Writer’s Platform
Chapter 1
The Writer’s Online Platform
For a long time, the game for writers has been the race to get published. Writers sought
literary agents, editors, and big-time publishing houses, but few aimed at recognition online.
Many writers who had websites got their fame first, and those well-known on social media
were household names long before the creation of Twitter.
While many still achieve great success with traditional publishing, the world is changing fast.
Self-publishing has become a legitimate and lucrative way to build careers. Writers are
connecting directly with their readers without the endorsement of publishers or celebrity
reviewers. Many are reaching their dreams on their own; and as they prove that their writing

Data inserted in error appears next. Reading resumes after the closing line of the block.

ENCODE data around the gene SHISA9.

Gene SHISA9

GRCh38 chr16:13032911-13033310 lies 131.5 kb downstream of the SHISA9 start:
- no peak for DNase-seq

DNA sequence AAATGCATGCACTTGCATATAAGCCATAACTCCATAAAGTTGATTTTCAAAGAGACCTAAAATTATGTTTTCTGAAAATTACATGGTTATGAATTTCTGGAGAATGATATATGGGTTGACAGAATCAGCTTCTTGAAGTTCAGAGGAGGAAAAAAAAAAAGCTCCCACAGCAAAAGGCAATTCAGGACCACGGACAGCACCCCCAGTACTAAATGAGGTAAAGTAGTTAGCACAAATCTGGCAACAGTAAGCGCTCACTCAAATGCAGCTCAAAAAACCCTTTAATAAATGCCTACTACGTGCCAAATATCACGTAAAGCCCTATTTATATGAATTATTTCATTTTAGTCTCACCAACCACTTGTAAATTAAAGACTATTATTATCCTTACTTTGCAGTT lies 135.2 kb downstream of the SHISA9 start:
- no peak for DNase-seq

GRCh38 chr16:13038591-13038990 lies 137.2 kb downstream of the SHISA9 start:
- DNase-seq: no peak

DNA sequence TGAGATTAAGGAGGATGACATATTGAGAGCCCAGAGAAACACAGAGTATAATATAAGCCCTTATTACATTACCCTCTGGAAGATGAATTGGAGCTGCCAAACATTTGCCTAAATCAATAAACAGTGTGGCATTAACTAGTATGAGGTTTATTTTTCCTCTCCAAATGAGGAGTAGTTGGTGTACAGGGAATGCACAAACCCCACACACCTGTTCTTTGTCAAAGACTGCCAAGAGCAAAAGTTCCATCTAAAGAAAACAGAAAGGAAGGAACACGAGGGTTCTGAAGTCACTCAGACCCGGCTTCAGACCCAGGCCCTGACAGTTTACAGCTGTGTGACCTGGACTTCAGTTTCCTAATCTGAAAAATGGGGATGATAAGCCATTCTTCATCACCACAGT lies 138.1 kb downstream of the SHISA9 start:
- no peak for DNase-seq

appeals to the market, big-time publishing houses also begin to pick up books they would have
turned down a few years ago.
In fact, many of them are picking up books they
turn down a few years ago.
The success stories are fascinating.
wrote a novel about a Harvard professor’s
struggle with Alzheimer’s disease. After being rejected time and again through the traditional
publishing channels, Genova decided to self-publish via Amazon.com.
The book was a hit. Readers bought it. The
Boston Globe
reviewed it. And Simon & Schuster,
having the unique advantage of seeing the book’s appeal in real time with real people, decided
it was worth the risk of publishing an unknown author—mostly because there was no risk, and
she was no longer unknown.
A writer can also put out such a successful series of online articles that publishing houses
come and commission a book, certain that a loyal online following will snap it up in a
by Justin Halpern is a good example of this: a Twitter feed that
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